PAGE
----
In the present study, we report the circulating miRNAs profile in patients with AP and subgroups of AP according to Atlanta 2012. Our results indicate that the serum levels of miR-19a, miR-143 and miR-374-5p at admission is higher in the AP patients than the healthy controls and correlate positively with AP severity. An expression signature of three miRNAs may identify SAP patients from the healthy controls, MAP patients and MSAP patients. Furthermore, a combination of miR-143 and CRP has the potential to replace the more complicated scoring systems.
Availability of data and materials
The datasets generated during the study are available from the corresponding author on reasonable request.
Moderate severe AP
TaqMan low density array
quantitative real-time polymerase chain reaction;
Receiver operating characteristic
Area under ROC
Persistent organ failure
Intensive care unit
ICU length of stay
Yadav D, Lowenfels AB. The epidemiology of pancreatitis and pancreatic cancer. Gastroenterology. 2013;144:1252–61.
Whitcomb DC, Muddana V, Langmead CJ, et al. Angiopoietin-2, a regulator of vascular permeability in inflammation, is associated with persistent organ failure in patients with acute pancreatitis from the United States and Germany. Am J Gastroenterol. 2010;105:2287–92.
Banks PA, Bollen TL, Dervenis C, et al. Classification of acute pancreatitis--2012: revision of the Atlanta classification and definitions by international consensus. Gut. 2013;62:102–11.
Meng S, Wang H, Xue D, Zhang W. Screening and validation of differentially expressed extracellular miRNAs in acute pancreatitis. Mol Med Rep. 2017;16:6412–8.
Zhang XX, Deng LH, Chen WW, Shi N, Jin T, Lin ZQ, et al. Circulating microRNA 216 as a marker for the early identification of severe acute pancreatitis. Am J Med Sci. 2017;353:178–86.
Lu P, Wang F, Wu J, et al. Elevated serum miR-7, miR-9, miR-122, and miR-141 are noninvasive biomarkers of acute pancreatitis. Dis Markers. 2017;2017:7293459.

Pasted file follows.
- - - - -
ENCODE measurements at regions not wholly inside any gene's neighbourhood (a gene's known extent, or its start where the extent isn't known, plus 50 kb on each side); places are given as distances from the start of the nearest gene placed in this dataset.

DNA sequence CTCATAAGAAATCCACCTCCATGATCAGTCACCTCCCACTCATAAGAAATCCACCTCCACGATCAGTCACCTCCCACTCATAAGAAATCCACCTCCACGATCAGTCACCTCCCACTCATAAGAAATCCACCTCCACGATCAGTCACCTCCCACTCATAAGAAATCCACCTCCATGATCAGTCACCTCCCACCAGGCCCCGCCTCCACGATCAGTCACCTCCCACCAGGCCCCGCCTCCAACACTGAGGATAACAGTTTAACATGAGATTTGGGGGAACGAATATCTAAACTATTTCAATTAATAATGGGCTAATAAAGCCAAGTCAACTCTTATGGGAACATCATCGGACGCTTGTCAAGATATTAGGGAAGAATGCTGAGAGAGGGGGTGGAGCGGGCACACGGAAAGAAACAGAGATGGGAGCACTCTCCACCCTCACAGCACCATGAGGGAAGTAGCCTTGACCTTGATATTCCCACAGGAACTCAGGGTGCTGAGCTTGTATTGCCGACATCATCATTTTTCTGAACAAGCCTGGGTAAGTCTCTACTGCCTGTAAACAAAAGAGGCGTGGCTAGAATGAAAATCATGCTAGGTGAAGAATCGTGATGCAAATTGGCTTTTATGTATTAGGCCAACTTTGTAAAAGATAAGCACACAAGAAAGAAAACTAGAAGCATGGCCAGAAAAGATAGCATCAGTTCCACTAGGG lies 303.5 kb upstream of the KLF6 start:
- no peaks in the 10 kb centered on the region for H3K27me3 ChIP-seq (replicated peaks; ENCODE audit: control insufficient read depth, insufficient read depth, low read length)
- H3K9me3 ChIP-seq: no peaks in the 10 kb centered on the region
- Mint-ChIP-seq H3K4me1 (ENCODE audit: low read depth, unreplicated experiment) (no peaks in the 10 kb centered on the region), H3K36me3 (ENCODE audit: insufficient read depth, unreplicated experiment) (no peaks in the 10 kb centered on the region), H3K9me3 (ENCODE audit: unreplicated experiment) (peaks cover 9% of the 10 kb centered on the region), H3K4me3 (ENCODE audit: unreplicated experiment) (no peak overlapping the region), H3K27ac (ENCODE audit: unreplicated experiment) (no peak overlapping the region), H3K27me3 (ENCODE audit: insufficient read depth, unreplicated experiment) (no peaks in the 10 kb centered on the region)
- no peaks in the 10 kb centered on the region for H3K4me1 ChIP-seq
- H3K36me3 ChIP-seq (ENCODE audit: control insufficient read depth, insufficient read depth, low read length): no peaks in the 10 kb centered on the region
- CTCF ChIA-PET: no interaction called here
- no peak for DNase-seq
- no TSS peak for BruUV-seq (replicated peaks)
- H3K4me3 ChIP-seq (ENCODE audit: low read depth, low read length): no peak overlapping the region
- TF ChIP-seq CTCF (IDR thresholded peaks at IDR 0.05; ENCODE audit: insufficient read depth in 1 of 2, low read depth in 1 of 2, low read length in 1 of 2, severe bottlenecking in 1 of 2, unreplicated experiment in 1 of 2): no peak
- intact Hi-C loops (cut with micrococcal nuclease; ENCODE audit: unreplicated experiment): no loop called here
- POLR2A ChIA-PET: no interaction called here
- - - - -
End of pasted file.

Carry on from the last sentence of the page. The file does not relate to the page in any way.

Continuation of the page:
Zhang C, Wang C, Chen X, et al. Expression profile of microRNAs in serum: a fingerprint for esophageal squamous cell carcinoma. Clin Chem. Dec 2010;56(12):1871–9.
Wu C, Wang C, Guan X, et al. Diagnostic and prognostic implications of a serum miRNA panel in Oesophageal squamous cell carcinoma. PLoS One. 2014;9(3):e92292.
Wang D, Tang M, Zong P, Liu H, Zhang T, Liu Y, et al. MiRNA-155 regulates the Th17/Treg ratio by targeting SOCS1 in severe acute pancreatitis. Front Physiol. 2018;9:686.
Liu S, Zou H, Wang Y, Duan X, Chen C, Cheng W, et al. miR-155-5p is Negatively Associated with Acute Pancreatitis and Inversely Regulates Pancreatic Acinar Cell Progression by Targeting Rela and Traf3. Cell Physiol Biochem. 2018;51:1584–99.
Lee HB, Park HK, Choi HJ, Lee S, Lee SJ, Lee JY, et al. Evaluation of Circulating MicroRNA Biomarkers in the Acute Pancreatic Injury Dog Model. Int J Mol Sci. 2018;19:E3048.
Shi N, Deng L, Chen W, Zhang X, Luo R, Jin T, et al. Is MicroRNA-127 a novel biomarker for acute pancreatitis with lung injury? Dis Markers. 2017;2017:1204295.
Wu XM, Ji KQ, Wang HY, Zhao Y, Jia J, Gao XP. MicroRNA-339-3p alleviates inflammation and edema and suppresses pulmonary microvascular endothelial cell apoptosis in mice with severe acute pancreatitis-associated acute lung injury by regulating Anxa3 via the Akt/mTOR signaling pathway. J Cell Biochem. 2018;119:6704–14.
Roberts TC, Coenen-Stass AM, Wood MJ. Assessment of RT-qPCR normalization strategies for accurate quantification of extracellular microRNAs in murine serum. PLoS One. 2014;9:e89237.
Peng YS, Chen YC, Tian YC, et al. Serum levels of apolipoprotein A-I and high-density lipoprotein can predict organ failure in acute pancreatitis. Crit Care. 2015;19:88.